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Brett Hansen-Dent, Millennium Hall of Fame

February 05, 2001

Richard Dunn

Having come up from this end before, Brett Hansen-Dent knows all

about the trials and tribulations of playing the challenger circuit in

men's professional tennis.

These days, though, he's older and wiser, and has more healed muscles

and joints than his CIF Southern Section singles championship form could

have ever imagined over a decade ago.

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But the former Newport Harbor High sensation hopes that this time, his

third tour of pro tennis duty, will be the charm.

"Oh, yeah, I'm serious (about another comeback). You have to be these

days," Hansen-Dent said. "I was serious before, but I was kind of a young

guy and didn't know too much. Then, I played with a bad leg. You don't

realize how important it is to be in shape to track down all the balls,

if you can even get to the balls."

Following his 1990 CIF singles title for Newport Harbor under Coach

Charlie Bleiker, Hansen-Dent played at UCI for two years and then briefly

joined the globe-trotting satellite and challenger circuits in 1993.

But Hansen-Dent, ranked No. 1 in 1990 in the boys 18s in Southern

California, got a rude awakening. His expenses added up to more than his

winnings, but Hansen-Dent was able to get his NCAA eligibility back and

played for USC in 1994 and '95, earning All-American honors in doubles

both years and in singles in '95.

After college, Hansen-Dent tried the challenger tour (the minor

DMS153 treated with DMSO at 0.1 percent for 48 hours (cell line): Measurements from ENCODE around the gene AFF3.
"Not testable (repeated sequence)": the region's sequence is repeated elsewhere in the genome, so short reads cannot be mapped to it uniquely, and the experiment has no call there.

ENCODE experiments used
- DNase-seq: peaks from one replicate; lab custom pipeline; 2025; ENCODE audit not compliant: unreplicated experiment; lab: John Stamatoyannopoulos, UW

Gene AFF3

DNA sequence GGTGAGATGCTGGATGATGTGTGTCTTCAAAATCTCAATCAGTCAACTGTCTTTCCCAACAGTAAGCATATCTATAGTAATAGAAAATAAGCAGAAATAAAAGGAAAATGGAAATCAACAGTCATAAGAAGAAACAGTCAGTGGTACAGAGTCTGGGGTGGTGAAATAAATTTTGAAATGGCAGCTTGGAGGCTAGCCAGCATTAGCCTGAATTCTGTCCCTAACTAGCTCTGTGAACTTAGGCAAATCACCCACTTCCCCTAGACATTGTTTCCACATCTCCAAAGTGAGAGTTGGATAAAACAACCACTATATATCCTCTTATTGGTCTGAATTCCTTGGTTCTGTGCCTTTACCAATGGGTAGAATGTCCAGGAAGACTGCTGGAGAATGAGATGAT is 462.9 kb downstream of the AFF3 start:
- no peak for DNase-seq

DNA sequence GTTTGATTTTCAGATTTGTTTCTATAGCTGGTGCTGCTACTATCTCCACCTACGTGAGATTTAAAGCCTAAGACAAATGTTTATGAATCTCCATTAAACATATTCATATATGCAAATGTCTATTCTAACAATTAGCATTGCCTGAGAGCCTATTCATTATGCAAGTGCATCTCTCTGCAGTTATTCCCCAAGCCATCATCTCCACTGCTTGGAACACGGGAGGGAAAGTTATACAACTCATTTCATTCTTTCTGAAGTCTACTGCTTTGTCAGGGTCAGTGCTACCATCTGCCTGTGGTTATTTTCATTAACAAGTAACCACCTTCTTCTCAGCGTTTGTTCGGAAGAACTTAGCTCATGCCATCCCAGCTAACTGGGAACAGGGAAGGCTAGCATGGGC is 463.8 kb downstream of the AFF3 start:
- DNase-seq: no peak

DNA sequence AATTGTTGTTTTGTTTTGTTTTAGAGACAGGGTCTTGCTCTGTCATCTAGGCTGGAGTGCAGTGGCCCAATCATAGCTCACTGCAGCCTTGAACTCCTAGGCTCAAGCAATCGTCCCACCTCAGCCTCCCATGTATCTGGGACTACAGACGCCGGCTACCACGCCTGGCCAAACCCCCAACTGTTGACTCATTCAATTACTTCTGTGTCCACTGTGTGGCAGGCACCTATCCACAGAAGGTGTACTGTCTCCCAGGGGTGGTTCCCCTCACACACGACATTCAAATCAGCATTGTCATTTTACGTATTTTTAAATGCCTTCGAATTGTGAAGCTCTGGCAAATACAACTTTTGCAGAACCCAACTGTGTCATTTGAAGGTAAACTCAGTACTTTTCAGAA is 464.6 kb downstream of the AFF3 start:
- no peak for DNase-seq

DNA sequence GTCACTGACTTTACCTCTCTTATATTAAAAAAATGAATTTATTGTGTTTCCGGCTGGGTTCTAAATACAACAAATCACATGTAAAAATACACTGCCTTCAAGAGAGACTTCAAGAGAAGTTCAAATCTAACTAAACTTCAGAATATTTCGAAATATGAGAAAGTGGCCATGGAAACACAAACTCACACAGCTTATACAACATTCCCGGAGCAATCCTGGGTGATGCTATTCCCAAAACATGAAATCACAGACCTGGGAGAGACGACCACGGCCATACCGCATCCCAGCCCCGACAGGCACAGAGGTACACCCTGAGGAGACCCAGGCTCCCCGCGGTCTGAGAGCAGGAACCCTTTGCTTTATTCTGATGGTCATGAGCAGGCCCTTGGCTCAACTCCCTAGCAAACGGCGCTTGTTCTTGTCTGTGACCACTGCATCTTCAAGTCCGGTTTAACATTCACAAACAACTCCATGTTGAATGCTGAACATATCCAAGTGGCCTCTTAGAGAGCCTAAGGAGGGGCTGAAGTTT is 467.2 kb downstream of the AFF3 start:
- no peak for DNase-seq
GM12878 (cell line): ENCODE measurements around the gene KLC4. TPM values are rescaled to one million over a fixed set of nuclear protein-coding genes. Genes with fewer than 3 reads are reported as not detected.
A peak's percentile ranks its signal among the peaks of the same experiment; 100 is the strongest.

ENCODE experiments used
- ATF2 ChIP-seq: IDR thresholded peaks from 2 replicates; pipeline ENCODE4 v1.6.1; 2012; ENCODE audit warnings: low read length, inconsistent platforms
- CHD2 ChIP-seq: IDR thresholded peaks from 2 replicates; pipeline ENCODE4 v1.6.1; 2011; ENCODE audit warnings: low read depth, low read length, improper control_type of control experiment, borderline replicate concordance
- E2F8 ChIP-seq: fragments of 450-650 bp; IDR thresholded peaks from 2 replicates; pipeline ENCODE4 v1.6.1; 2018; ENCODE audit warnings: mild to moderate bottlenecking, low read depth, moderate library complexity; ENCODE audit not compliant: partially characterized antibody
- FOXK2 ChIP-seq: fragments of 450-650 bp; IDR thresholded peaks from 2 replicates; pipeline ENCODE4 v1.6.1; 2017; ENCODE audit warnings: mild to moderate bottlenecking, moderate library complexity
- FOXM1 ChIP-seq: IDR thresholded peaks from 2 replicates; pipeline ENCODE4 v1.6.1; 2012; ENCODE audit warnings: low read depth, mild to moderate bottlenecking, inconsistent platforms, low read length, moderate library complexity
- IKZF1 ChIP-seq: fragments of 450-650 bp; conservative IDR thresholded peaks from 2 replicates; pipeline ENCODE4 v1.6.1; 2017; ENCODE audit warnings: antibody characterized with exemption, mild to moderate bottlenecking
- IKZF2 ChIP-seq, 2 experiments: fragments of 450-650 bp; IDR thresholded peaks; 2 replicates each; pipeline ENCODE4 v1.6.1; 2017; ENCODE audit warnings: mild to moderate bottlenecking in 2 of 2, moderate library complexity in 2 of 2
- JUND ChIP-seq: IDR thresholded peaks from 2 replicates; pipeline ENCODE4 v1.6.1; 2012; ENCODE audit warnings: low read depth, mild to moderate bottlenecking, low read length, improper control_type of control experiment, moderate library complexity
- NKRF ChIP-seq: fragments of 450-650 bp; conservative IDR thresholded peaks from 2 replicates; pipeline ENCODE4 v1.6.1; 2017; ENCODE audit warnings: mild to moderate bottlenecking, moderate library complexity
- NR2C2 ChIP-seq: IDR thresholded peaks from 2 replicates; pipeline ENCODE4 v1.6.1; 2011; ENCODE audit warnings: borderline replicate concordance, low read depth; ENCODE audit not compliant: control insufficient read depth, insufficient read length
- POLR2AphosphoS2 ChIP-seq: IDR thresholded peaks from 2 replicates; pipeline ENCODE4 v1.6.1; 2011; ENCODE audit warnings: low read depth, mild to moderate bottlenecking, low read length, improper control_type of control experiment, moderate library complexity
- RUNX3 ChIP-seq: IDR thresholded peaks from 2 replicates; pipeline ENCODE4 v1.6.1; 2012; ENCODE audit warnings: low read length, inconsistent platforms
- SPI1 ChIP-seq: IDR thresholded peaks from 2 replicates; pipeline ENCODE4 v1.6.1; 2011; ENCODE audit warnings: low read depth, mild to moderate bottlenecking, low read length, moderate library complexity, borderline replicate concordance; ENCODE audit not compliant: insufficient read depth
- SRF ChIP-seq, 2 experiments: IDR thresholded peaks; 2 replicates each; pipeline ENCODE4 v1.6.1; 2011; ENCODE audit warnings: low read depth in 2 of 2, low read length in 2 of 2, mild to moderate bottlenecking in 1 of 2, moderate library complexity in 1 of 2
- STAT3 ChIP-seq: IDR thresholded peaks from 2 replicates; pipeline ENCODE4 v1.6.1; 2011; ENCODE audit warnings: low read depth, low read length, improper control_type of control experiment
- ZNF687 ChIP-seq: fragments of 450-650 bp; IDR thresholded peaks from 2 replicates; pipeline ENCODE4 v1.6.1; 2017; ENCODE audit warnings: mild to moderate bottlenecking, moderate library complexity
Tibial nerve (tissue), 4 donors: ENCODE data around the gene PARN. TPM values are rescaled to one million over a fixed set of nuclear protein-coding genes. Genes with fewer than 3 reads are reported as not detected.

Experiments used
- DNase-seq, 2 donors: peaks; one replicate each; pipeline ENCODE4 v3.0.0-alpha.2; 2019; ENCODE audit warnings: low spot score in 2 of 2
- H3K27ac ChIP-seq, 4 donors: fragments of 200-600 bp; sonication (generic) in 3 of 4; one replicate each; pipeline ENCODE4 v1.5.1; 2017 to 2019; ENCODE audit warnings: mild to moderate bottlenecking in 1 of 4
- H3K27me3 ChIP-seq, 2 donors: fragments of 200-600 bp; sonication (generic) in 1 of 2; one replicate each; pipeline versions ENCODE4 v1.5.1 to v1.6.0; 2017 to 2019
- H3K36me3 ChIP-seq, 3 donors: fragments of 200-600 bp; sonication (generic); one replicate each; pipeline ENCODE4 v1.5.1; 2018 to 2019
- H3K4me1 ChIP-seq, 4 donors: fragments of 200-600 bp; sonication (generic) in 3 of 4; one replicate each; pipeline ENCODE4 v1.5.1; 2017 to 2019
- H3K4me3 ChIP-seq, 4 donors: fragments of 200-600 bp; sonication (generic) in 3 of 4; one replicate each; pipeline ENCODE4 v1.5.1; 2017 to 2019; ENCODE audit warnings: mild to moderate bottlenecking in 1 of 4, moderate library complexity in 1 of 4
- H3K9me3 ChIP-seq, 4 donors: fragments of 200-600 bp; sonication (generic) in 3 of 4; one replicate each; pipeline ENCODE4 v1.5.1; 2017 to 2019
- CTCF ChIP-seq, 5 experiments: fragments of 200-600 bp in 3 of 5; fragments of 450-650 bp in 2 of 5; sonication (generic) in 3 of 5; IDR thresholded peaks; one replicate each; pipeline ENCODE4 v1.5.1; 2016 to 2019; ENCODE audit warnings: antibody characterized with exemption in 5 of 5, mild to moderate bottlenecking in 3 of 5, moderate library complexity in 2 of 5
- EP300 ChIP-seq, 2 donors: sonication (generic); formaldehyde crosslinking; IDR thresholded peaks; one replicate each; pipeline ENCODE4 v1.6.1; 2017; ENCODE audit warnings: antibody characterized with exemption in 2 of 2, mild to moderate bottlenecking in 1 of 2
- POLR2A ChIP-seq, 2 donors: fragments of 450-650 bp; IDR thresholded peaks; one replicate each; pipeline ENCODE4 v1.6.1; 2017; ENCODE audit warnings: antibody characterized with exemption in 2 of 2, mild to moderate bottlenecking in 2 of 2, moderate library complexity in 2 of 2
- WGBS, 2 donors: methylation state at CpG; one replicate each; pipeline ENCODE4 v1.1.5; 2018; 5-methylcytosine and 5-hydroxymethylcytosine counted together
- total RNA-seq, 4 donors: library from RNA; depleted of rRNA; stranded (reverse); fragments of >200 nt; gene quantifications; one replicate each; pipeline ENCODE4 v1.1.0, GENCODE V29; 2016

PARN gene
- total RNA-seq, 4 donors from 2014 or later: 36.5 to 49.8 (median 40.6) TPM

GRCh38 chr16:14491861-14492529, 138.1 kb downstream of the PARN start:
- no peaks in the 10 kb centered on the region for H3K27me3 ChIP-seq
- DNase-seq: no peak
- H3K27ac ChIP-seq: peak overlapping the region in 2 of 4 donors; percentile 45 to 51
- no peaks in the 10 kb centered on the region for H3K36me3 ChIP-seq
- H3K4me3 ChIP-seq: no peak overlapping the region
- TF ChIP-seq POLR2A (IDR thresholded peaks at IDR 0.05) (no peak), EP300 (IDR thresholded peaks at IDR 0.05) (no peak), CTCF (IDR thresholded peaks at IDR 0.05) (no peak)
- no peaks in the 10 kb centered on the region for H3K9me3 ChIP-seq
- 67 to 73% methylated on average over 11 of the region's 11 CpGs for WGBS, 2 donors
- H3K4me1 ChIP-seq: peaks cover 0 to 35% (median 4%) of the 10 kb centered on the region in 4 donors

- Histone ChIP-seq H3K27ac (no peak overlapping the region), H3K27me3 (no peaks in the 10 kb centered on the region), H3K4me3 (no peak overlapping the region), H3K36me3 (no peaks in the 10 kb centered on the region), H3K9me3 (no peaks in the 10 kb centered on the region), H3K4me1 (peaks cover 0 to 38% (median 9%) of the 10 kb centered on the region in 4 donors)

leagues of the Association of Tennis Professionals Tour) again.

In 1995, Hansen-Dent was recruited by his former UCI coach, Greg

Patton, to play World TeamTennis for the Idaho Sneakers. Hansen-Dent

cashed in with an award-winning summer, winning the men's singles

championship to highlight his pro career.

In '96, Hansen-Dent reached the doubles finals of a Grand Prix in

Coral Springs, Fla., losing to Australia's Mark Woodforde and Todd

Woodbridge.

But, constantly hampered by injuries, he underwent knee surgery in

1997 and lasted about 1 1/2 years in his second stint on the challenger

circuit.

He started teaching, working as a pro in La Jolla and living in San

Diego with his mother, Bettyann, a former top-10 player on the women's

tour.

After taking about two years off, Hansen-Dent returned to the rigors

of pro tennis a third time in 2000. "Now I'm back and starting all over

again," said Hansen-Dent, happy to be healthy and playing again.

"Teaching slows you down a little. It helps with your skills, but

you're just going through the motions. It doesn't help (your game)."

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